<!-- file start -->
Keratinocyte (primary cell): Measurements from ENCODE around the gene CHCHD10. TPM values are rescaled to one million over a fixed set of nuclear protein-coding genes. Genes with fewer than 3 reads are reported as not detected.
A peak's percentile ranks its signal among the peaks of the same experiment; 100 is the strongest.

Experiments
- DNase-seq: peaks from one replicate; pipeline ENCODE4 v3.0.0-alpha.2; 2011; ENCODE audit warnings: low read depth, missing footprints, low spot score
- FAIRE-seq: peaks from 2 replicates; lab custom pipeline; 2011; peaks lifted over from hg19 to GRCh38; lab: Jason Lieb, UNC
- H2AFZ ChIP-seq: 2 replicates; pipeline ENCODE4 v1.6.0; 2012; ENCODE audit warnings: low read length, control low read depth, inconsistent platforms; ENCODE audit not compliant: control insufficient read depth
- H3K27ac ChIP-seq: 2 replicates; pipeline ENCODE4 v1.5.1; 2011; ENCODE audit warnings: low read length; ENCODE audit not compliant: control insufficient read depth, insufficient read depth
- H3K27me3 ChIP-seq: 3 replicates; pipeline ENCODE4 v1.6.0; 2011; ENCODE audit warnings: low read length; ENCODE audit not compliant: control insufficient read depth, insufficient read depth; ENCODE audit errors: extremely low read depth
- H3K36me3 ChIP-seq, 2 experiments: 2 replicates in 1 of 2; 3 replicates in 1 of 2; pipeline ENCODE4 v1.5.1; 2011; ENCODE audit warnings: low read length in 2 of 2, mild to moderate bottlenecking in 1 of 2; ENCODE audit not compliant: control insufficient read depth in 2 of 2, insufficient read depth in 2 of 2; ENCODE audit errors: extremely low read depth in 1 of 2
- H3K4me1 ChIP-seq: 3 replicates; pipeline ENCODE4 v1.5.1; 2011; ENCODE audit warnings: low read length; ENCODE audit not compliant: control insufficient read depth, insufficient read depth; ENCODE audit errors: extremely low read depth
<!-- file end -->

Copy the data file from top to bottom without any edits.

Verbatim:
Keratinocyte (primary cell): Measurements from ENCODE around the gene CHCHD10. TPM values are rescaled to one million over a fixed set of nuclear protein-coding genes. Genes with fewer than 3 reads are reported as not detected.
A peak's percentile ranks its signal among the peaks of the same experiment; 100 is the strongest.

Experiments
- DNase-seq: peaks from one replicate; pipeline ENCODE4 v3.0.0-alpha.2; 2011; ENCODE audit warnings: low read depth, missing footprints, low spot score
- FAIRE-seq: peaks from 2 replicates; lab custom pipeline; 2011; peaks lifted over from hg19 to GRCh38; lab: Jason Lieb, UNC
- H2AFZ ChIP-seq: 2 replicates; pipeline ENCODE4 v1.6.0; 2012; ENCODE audit warnings: low read length, control low read depth, inconsistent platforms; ENCODE audit not compliant: control insufficient read depth
- H3K27ac ChIP-seq: 2 replicates; pipeline ENCODE4 v1.5.1; 2011; ENCODE audit warnings: low read length; ENCODE audit not compliant: control insufficient read depth, insufficient read depth
- H3K27me3 ChIP-seq: 3 replicates; pipeline ENCODE4 v1.6.0; 2011; ENCODE audit warnings: low read length; ENCODE audit not compliant: control insufficient read depth, insufficient read depth; ENCODE audit errors: extremely low read depth
- H3K36me3 ChIP-seq, 2 experiments: 2 replicates in 1 of 2; 3 replicates in 1 of 2; pipeline ENCODE4 v1.5.1; 2011; ENCODE audit warnings: low read length in 2 of 2, mild to moderate bottlenecking in 1 of 2; ENCODE audit not compliant: control insufficient read depth in 2 of 2, insufficient read depth in 2 of 2; ENCODE audit errors: extremely low read depth in 1 of 2
- H3K4me1 ChIP-seq: 3 replicates; pipeline ENCODE4 v1.5.1; 2011; ENCODE audit warnings: low read length; ENCODE audit not compliant: control insufficient read depth, insufficient read depth; ENCODE audit errors: extremely low read depth